Editors MacKinley Lutes-Adlhoch and Grace Oldham eat their way through popular films, reviewing them and pairing them with the perfect movie snack.
Somewhere between a spooky classic and a festive tale, “The Nightmare Before Christmas” might just be claymation genius Tim Burton’s best-known film.
The 1993 feature has a 95 percent on Rotten Tomatoes and has remained a holiday-season staple for the 25 years. “Nightmare” and “Christmas” are rarely paired in the same sentence, and many wonder which holiday the movie belongs to. Director Henry Selick said at the Telluride Horror Show that it is definitively a Halloween movie.
With clarification provided, pair the spooky flick with some homemade Jack Skellington-inspired Oreo cookies and curl up on the couch with friends ready for a fright.
In a small bowl, microwave white candy melts in 15-second intervals until completely melted and creamy.
Dip Oreo cookies into the candy, making sure they are coated on all sides and remove with a fork or other utensil.
Set cookies on a parchment-lined baking sheet to cool.
Once cooled, repeat the first step with dark chocolate candy melts.
Pour warm candy into a plastic bag, cut off the tip and pipe chocolate onto the cookies in the style of Jack Skellington’s face.
Grab a glass of milk for dipping and enjoy!
Jack Skellington, aka the Pumpkin King, voiced by Chris Sarandon, is played with such passion and care that the audience finds itself rooting for Jack — even though he practically orders a hit on Santa Claus.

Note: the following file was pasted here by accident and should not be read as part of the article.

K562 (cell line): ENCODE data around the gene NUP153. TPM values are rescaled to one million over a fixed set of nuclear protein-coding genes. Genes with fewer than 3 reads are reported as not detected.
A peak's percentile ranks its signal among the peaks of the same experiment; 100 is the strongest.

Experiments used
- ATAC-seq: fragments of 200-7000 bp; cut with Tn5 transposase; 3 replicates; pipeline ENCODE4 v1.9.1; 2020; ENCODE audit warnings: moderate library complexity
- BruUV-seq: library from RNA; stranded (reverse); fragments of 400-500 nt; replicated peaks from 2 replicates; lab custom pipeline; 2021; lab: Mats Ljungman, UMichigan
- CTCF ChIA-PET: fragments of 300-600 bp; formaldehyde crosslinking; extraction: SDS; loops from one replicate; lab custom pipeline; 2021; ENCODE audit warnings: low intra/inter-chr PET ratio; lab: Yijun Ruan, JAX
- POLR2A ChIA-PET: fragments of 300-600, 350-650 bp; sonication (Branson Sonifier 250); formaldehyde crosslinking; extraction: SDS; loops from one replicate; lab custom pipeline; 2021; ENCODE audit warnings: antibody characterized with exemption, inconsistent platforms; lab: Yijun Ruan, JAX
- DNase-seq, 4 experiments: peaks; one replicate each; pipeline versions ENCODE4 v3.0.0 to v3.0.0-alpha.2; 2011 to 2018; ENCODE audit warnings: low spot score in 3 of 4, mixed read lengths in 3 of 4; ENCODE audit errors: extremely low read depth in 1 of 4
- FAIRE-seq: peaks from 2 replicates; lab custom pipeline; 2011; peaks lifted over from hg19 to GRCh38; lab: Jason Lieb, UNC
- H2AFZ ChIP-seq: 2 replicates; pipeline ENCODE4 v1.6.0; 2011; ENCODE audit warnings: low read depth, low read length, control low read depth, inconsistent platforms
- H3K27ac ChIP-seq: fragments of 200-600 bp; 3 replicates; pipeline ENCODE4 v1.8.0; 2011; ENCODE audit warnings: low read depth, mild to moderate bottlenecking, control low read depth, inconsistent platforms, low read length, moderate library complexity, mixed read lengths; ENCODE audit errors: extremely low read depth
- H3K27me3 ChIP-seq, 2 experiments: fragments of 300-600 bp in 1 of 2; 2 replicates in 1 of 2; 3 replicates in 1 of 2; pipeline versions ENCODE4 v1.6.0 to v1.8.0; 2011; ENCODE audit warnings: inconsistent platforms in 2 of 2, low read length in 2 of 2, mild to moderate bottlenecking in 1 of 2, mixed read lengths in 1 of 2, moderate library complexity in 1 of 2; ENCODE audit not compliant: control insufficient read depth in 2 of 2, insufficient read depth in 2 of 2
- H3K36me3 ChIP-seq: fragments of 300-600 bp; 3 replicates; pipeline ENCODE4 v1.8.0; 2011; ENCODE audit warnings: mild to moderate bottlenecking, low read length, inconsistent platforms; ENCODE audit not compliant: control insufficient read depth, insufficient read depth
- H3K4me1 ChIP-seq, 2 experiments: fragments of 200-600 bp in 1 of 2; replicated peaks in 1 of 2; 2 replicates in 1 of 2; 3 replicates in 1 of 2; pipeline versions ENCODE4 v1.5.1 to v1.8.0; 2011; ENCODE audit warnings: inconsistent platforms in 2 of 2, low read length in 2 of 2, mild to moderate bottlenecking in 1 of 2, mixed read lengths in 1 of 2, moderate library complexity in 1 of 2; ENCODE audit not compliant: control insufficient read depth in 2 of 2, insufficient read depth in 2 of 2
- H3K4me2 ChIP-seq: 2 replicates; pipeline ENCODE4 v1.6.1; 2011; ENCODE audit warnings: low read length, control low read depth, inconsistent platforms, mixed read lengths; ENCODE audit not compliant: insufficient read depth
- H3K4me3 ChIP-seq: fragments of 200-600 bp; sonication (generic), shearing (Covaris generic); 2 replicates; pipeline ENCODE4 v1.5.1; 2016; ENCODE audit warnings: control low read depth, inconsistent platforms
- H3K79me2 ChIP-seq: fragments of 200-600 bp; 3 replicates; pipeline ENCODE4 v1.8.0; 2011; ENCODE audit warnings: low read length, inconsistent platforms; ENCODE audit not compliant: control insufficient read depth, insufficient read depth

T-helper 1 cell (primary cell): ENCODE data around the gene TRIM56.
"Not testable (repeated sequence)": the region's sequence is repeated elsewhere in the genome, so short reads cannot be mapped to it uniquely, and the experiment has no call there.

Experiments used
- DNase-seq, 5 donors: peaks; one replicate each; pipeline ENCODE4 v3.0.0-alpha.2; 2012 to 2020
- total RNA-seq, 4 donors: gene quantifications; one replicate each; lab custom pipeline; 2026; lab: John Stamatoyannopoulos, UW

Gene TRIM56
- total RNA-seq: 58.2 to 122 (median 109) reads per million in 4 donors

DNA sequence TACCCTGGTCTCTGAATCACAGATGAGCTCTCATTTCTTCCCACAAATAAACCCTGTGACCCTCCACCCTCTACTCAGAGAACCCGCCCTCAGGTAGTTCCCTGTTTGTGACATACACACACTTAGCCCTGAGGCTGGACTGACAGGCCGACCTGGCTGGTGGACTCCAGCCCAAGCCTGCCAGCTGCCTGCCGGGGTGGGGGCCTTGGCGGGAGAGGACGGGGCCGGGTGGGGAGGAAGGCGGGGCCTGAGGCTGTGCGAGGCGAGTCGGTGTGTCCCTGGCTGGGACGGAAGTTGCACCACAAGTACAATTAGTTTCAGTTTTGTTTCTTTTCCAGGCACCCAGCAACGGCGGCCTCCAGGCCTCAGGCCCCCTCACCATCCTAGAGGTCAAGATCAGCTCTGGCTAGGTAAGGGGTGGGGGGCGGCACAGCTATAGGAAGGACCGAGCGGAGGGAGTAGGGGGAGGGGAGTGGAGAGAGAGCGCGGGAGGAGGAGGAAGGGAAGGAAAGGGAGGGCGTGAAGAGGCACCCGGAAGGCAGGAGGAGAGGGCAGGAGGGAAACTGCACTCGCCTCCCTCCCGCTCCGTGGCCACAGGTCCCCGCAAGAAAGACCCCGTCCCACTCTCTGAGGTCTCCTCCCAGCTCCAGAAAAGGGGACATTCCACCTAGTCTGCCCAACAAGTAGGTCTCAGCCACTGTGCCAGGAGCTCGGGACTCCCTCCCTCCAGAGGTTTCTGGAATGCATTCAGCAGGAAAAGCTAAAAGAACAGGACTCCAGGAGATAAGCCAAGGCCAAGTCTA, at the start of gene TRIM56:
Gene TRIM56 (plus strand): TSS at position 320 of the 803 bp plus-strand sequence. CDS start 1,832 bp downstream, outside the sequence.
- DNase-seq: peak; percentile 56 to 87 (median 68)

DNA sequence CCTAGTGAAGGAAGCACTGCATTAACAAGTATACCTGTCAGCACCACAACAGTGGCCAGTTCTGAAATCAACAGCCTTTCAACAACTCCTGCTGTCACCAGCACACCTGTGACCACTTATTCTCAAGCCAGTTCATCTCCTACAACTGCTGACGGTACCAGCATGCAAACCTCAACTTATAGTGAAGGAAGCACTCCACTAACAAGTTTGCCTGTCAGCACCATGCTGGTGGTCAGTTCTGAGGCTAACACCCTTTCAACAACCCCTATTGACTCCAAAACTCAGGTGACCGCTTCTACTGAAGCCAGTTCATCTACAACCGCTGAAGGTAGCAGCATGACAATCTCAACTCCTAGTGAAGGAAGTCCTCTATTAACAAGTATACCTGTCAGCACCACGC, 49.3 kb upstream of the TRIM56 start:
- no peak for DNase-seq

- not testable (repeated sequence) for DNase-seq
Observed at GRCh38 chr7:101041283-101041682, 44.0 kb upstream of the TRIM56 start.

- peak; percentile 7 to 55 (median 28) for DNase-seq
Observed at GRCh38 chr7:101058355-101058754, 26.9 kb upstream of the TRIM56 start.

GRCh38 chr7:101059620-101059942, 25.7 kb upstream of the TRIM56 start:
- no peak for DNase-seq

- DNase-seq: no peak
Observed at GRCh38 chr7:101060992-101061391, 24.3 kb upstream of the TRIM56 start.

Through just a voice, Sarandon is able to portray the wide array of emotions Jack expresses with the over 400 clay heads made for the character.
The rest of the cast is comprised of voices that are suited for each wildly unique and creepy character.
Nearly every cast member sings at some point in the film, and it’s easy to tell careful consideration was put into the voice actors’ abilities to depict a character’s personality even in song.
Inspired by the poem “Twas’ the Night Before Christmas,” this film simultaneously explores a lighter side of Halloween and a darker side of Christmas. The plot quickly transitions from scenes of the boogie man to elves in a factory, and like fries dipped in ice cream, it shouldn’t work, but it just does.
There’s horror, there’s joy, and there’s love all wrapped up in a clay wonderland of jolliness and horror. The storyline humanizes very inhumane characters, and while the concept of the film is admittedly strange, the plot progresses at a nice pace and is written to be enjoyable for kids and adults alike.
The score is, in a word, iconic. American composer Danny Elfman is widely recognized for his work in “The Nightmare Before Christmas.” “This is Halloween,” maybe the most well-known song on the album, is an ominous theme that graces the party playlists of all holiday fanatics.
The fact that string-heavy, more classically-categorized tunes gained such popularity is a testament to the prominence of Elfman’s songs. He’s able to perfectly marry the tone of the film with the essence of Halloween.
There’s something to be said for the fact that the film has held up for 25 years.
Claymation prevents “The Nightmare Before Christmas” from being too visibly dated, perhaps even adding a vintage feel that furthers the intended eerie mood.
The plot centers around Jack feeling lost and wanting to find himself — a place every college student has been before. However, as a whole, it’s mostly fun and fearful fiction rather than culturally-relevant. The movie's themes are more timeless than generational.
"The Nightmare Before Christmas" is arguably the most unique Halloween movie ever made. From Burton's expert eye for claymation to the odd blend of happy and horror, this film is one that has stood the test of time.